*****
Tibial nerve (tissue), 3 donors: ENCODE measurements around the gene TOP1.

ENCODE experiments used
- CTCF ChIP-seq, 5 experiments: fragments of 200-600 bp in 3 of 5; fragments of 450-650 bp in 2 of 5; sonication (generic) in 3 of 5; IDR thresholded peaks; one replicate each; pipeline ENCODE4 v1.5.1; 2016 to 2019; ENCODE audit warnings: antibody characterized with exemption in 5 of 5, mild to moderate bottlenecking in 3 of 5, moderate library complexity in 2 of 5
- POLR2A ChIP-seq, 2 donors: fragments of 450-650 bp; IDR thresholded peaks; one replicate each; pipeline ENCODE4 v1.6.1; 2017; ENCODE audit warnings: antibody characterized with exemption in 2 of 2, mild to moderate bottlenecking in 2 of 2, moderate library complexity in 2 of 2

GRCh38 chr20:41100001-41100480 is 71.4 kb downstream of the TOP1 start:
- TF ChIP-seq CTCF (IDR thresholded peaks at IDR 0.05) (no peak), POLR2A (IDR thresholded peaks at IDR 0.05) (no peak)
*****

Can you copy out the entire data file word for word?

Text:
Tibial nerve (tissue), 3 donors: ENCODE measurements around the gene TOP1.

ENCODE experiments used
- CTCF ChIP-seq, 5 experiments: fragments of 200-600 bp in 3 of 5; fragments of 450-650 bp in 2 of 5; sonication (generic) in 3 of 5; IDR thresholded peaks; one replicate each; pipeline ENCODE4 v1.5.1; 2016 to 2019; ENCODE audit warnings: antibody characterized with exemption in 5 of 5, mild to moderate bottlenecking in 3 of 5, moderate library complexity in 2 of 5
- POLR2A ChIP-seq, 2 donors: fragments of 450-650 bp; IDR thresholded peaks; one replicate each; pipeline ENCODE4 v1.6.1; 2017; ENCODE audit warnings: antibody characterized with exemption in 2 of 2, mild to moderate bottlenecking in 2 of 2, moderate library complexity in 2 of 2

GRCh38 chr20:41100001-41100480 is 71.4 kb downstream of the TOP1 start:
- TF ChIP-seq CTCF (IDR thresholded peaks at IDR 0.05) (no peak), POLR2A (IDR thresholded peaks at IDR 0.05) (no peak)